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Cartersville Legal Blog

What are the penalties for domestic violence crimes in Georgia?

Georgia's domestic violence statute was formally known as the Family Violence Act. It protects family members in the state from emotional, sexual and physical abuse at the hands of their relatives and loved ones. It applies to romantic partners, whether they're married or not. It also covers kids, whether they're blood-related, stepchildren or foster kids and their parents. This piece of legislation also covers other people who formerly resided in the same home with one another. Individuals who violate this law face stiff penalties for doing so.

Anyone who claims that they've been subjected to domestic violence at the hands of another individual may petition a judge for a Family Law Protective Order. The initial restraining order that may be put in place may be an emergency order. It may be written to remain in effect up until the judge can hold a hearing in the case. A judge may decide to sign off on a more permanent protective order after weighing the evidence presented in court.

Is your recent divorce making you worry about the holidays?

Filing a petition for divorce in a Georgia court might have been one of the most difficult decisions you've ever made. Then again, depending on your circumstances, it might have felt more like a logical unfolding of events. Either way, if you're like most parents, you've likely been concerned about your children, especially now that the holidays are fast approaching.

Divorce changes children's lives, even in low-stress situations. For instance, if your kids are used to having both sets of grandparents to your house for Thanksgiving dinner, they might ask questions about your plans for this year. As long as you and your ex are willing to focus on their best interests and not your past relationship problems, things have a good chance of working out okay. It's always smart to think ahead and have a support plan in mind in case a problem arises, however.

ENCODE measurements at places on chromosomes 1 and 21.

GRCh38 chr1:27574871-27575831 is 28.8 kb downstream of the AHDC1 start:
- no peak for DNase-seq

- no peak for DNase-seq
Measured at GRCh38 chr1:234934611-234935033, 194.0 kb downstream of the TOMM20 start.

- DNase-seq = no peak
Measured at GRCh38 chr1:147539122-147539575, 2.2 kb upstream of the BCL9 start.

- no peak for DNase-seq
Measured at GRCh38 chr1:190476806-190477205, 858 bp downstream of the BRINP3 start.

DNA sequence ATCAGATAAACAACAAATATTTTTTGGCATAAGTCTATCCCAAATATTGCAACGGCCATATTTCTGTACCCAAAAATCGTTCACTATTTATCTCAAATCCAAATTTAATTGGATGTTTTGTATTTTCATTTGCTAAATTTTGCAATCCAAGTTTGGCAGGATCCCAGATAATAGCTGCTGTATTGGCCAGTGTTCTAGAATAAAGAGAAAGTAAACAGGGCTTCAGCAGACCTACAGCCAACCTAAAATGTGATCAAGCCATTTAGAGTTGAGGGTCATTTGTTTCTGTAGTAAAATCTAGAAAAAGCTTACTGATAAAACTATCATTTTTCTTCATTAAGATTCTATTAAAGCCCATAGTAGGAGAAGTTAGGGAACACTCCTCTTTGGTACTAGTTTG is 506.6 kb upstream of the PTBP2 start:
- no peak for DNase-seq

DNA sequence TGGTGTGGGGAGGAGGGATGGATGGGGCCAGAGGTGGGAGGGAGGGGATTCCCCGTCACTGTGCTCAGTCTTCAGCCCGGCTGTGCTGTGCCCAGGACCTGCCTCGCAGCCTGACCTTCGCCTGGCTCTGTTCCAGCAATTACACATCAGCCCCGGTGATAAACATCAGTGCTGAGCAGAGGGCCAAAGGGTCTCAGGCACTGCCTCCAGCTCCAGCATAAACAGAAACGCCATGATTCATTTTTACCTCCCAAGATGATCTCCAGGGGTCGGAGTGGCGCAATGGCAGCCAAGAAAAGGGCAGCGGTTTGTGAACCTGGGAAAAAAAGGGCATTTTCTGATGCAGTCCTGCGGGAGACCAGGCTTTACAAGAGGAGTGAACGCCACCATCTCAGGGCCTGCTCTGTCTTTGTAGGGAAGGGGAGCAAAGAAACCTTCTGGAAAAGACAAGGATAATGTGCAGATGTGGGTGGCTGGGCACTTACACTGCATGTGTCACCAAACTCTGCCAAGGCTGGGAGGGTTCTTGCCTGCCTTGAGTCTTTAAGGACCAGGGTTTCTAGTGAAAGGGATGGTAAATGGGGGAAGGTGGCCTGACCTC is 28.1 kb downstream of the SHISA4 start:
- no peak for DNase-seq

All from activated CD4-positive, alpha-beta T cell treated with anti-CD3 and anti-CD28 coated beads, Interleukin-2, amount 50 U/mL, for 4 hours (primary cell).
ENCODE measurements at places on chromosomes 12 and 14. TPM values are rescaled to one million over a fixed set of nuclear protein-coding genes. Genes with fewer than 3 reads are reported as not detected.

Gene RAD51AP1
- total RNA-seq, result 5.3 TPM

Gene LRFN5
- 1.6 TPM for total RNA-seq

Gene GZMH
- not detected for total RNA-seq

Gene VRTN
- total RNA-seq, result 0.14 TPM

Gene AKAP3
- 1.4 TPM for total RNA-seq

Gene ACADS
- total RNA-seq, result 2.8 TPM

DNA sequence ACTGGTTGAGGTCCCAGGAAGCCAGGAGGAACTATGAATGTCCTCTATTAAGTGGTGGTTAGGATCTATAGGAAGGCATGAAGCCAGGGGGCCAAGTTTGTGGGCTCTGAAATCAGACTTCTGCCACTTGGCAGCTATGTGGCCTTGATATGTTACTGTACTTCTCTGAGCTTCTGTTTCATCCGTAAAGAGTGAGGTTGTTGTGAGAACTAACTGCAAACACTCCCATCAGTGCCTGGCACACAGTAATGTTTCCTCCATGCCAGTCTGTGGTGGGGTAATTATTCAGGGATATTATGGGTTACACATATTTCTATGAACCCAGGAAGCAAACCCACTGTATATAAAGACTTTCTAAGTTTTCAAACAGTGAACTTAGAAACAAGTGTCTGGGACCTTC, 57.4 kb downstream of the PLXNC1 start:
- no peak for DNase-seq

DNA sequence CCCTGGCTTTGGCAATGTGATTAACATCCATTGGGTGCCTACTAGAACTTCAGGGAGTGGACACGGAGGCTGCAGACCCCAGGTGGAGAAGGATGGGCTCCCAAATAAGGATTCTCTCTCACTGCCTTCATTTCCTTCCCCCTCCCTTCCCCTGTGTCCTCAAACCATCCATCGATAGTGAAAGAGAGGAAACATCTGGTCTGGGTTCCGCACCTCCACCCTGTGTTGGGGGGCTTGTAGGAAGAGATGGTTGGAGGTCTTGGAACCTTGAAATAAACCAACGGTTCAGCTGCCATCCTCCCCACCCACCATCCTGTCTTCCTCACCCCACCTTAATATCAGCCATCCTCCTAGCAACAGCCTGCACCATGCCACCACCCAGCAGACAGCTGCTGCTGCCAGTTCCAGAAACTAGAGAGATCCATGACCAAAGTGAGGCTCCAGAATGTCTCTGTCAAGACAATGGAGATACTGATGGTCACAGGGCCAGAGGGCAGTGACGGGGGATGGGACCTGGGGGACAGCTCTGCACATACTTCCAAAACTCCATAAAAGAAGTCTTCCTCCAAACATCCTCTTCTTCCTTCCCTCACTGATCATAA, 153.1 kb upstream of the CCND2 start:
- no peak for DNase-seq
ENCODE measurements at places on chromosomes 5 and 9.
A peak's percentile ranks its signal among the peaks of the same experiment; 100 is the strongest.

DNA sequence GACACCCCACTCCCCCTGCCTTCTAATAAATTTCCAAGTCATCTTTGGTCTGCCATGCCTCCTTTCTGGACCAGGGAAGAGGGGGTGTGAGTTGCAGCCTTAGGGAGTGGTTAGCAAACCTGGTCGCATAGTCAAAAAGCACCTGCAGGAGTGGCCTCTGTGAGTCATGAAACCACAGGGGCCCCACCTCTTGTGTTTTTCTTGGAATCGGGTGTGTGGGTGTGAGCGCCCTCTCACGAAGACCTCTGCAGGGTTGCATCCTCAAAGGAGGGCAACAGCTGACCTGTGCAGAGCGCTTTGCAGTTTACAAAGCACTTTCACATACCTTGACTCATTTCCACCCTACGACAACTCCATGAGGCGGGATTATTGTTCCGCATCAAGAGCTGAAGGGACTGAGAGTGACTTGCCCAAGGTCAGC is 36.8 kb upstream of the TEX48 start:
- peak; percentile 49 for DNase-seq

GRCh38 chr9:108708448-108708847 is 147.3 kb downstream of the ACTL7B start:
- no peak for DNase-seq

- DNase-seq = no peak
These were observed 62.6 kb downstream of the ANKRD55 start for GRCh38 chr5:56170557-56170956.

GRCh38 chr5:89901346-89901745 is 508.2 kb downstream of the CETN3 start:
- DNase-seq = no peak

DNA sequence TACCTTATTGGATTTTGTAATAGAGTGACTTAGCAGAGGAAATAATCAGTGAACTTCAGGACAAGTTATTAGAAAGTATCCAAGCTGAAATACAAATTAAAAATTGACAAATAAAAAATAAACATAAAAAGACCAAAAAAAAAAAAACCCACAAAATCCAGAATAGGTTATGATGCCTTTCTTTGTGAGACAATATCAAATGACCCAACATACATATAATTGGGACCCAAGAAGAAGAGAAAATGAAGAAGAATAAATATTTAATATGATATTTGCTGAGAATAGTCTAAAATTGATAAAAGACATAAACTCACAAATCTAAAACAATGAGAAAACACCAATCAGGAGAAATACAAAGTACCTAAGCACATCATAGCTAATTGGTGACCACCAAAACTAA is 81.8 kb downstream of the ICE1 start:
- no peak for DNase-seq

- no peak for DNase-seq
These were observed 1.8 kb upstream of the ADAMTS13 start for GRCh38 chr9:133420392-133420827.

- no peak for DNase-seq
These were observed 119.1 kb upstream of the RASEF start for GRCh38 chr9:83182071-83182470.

Boredom and inattention silently cause an accident epidemic

If asked to list out the main causes of car accidents, what would you note first? Drunk driving? Texting and driving? Speeding?

These activities all do connect to car accident statistics, and it's good that you're mindful of them. However, there are other reasons that are silently flying under the radar and causing a lot of crashes. Many people have no idea they are even an issue at all. They are:

  • Boredom
  • Inattention
  • Mindlessness

Fewer Georgia police departments are requested Breathalyzer tests

The Georgia Supreme Court ruled that it's unconstitutional for prosecutors to admit into evidence that a defendant refused to perform a breath test back in February of this year. They argued that it violated that individual's Fifth Amendment protections by doing so. Refusal of a blood test still can be admitted into evidence in Georgia courtrooms though.

Police officers across the state used to first explain implied consent laws to suspected motorists before ultimately administering breath tests. Most of them have stopped asking suspected intoxicated motorists to take breath tests ever since the Supreme Court made their ruling back in February though. Many officers report that suspects now either have to voluntarily say that they either want to refuse or to take the test.

Police officers need a reason to stop your car

Do you tense up when you see a police car in the mirror? Do you slow down whenever you see one parked on the side of the road even if you're not speeding?